and with such solemn ceremony as hy
Holy v eek is the week preceding Easter,-
an:, in the Catholic church espe
cially the special characteristics of the
c lebratlon of the week are Increased
soieuniily and gloom, penitential rigor
and mourning. All Instrumental music
is suspended In the churches and the
altars are tripped of their ornaments,
,the picture: and statues are veiled frdm
pubJK- sight, the rigor of fasting is re
doubled and almsdeeds and other works
of mercy are enjoined and practiced.
All se-vices of the week breathe th
spirit of mourning, some of them .being
deleted to the commemoration of par
ticular scenes in the Passover of the
The days thus" specially solemnized
are Palm Sunday (yesterday), Spy
Wednesday, Holy (or Maundy) Thurs
day, Good Friday and Holy Saturdav.
Palm Sunday is so called from the
custom of blessing palm trees or other
trees substituted where the palm can-"
not be obtained, and of carrying the
blessed branches in procession in com
memoration of the triumphal entry of
the Lord Into Jerusalem. The date or
origin of the custom Is uncertain, but
it is known to have existed in the sev
In this city and Juarez yesterday the
Catholic churches observed the cere
'mony of bles'sing the palms, and In St.
Clement's Episcopal church palms were
Holy (or Maundy) Thursday is spe
cially designated In commemoration of
is also a solemn day, but there are no
special rites. It simply represents tho
sad day of the crucifixion to the mem
bers. Holy Saturday.
To Holy Saturdaj belongs tho solemn
blessing of fire and of the waters of the j
baptismal font, and from the earliest
timei It was set aside as a day of bap
tism and for -the confirmation of can
didates for the ecclesiastical ministry.
From the fire solemnly blessed on this
day is lighted the Paschal Light, which
is regarded as a symbol of Christ risen
from the dead. This symbol light is
kept burnfng during the reading of the
gospel at mass throughout the interval
between Easter and Pentecost.
In tho Protestant churches there is no
special solemnization of the holy week,
with the exception of Good Friday, and
this is not observed by all of them In
any special manner.
Easter commemorates the resurrec
tion of Christ.
Many of the popular observances con
nected with Easter are clearly of pagan
origin. The goddess Ostara or Eastre
seems to have been the personification
of the morning or east, and also o the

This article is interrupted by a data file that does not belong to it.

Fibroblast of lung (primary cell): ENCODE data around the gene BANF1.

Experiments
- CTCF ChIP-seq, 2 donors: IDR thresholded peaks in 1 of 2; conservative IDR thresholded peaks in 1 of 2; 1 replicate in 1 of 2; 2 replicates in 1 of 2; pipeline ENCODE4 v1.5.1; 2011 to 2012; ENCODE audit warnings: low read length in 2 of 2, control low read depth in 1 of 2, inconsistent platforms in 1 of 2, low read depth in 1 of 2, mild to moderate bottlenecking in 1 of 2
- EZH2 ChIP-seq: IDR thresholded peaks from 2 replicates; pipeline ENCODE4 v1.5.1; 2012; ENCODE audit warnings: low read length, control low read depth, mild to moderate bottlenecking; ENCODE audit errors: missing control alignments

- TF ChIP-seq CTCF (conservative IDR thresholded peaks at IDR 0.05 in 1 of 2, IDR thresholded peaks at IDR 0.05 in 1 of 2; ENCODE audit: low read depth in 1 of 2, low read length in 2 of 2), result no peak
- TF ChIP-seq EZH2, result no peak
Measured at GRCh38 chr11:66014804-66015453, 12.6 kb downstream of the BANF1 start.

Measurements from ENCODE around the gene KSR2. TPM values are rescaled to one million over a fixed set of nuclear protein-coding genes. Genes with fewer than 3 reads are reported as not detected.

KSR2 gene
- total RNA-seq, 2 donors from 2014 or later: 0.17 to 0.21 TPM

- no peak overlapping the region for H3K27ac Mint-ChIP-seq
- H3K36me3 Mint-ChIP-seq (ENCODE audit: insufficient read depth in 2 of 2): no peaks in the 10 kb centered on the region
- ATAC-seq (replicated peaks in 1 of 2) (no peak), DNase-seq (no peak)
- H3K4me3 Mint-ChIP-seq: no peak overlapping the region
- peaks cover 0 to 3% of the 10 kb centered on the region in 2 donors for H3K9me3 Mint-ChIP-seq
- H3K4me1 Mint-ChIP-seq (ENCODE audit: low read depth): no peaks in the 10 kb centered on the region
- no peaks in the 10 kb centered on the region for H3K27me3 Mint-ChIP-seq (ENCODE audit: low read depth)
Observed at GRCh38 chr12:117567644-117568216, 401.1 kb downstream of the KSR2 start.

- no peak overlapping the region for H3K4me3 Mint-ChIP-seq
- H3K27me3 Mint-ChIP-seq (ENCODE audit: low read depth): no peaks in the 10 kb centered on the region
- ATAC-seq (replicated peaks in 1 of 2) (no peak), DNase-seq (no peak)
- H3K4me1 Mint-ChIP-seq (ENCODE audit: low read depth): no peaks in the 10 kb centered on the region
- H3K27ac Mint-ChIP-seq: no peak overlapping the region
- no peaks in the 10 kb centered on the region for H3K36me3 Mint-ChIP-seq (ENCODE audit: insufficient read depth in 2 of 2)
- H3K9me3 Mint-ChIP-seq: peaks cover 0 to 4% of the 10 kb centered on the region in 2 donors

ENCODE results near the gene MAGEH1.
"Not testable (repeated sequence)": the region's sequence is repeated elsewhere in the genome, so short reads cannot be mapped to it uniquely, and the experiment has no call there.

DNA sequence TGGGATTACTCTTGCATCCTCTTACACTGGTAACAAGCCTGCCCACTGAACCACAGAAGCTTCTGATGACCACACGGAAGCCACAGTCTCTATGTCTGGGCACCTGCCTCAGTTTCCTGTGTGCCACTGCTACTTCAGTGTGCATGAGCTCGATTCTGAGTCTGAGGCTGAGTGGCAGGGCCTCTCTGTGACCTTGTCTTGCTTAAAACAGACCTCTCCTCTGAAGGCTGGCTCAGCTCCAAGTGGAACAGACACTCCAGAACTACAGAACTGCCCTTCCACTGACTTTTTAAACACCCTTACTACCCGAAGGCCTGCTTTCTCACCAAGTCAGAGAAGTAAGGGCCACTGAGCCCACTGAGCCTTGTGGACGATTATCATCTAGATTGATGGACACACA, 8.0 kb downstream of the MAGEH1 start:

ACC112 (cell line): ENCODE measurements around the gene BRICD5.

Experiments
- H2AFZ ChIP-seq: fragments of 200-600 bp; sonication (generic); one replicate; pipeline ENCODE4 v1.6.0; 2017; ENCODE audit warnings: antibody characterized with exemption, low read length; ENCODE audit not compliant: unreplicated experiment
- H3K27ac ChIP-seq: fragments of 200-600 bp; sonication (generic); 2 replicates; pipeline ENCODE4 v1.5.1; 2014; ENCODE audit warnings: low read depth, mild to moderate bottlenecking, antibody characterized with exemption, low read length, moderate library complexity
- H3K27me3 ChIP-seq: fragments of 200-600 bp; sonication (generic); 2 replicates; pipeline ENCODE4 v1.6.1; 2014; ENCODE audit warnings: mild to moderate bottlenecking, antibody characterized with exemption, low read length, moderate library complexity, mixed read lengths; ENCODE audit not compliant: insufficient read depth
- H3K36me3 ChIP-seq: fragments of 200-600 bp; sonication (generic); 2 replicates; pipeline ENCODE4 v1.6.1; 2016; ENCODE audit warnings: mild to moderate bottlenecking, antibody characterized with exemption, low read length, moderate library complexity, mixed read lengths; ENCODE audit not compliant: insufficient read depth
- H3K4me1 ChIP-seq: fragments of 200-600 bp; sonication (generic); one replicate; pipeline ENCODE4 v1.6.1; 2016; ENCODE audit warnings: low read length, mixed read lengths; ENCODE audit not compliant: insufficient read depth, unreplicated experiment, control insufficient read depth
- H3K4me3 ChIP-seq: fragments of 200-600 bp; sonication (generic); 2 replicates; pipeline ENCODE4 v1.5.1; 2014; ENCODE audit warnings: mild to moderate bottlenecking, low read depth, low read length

opening, of the year or spring. The
Anglo-Saxon year name of April was
Eastermonth, and it is still known In
Germany by this name. The month in
ancient times always signifies a festival
There can be but little doubt that
the use of eggs at this season was orig
inally symbolical of the revivification
of nature in the springing forth of life
in spring. The practice is not confined
to Christians, but the Jews use eggs in
the feast of tho Passover.
From the Christian point of view the
"Feast of Eggs" is considered as em
blematic of the resurrection of a fu
Easter is really the festival of the
resurrection of Jesus Christ. In the an
cient church the celebration of Easter
lasted eight days, but the period has
been gradually cut. It is a favorite
time for administering baptism.
The proper time for celebrating Eas
ter haa occasioned no little controversy,
but it was finally settled, in 15S2, when
the Gregorian calendar -was introduced,
and the rule for obtaining the exact
date on which the day shall fall is that
Easter shall fall on the first Sunday
after the first full moon after the 21st
of March (the beginning of the eccles
iastical year). If the full moon falls
on a Sunday, Easter Is the first Sun
One object In arranging the celebra
Service to Be at First Meth
odist Next Sunday
The choir with a chorus -will render
an Easter cantata entitled, "The Resur
rection," on next Sunday night at 7:30,
at the First M. E. church. The primary
department of the Sunday school will
have a short service preceding the
All the services at this church Sunday
were well attended. The morning ser
mon on "In Memory of Jesus," was
especially -well received. In the even
ing ithe pastor spoke on "The Trans
There will not be the regular prayer
meeting on Wednesday evening owing
to the observance of the Lord's Supper
on Thursday evening at 8 oclock. The
pastor. Rev. C. O. Beckman, will speak
briefly on the events in the life of
Christ on this evening during the
Passion Week of the Lord and this will
be followed with the Sacrament.
The Women's Home Missionary so
ciety will meet at the home of Mrs.
J. R. McLeod, 1132 Arizona street, next
Thursday afternoon at 3 oclock.
3IETHODIST 3IIXISTEK IX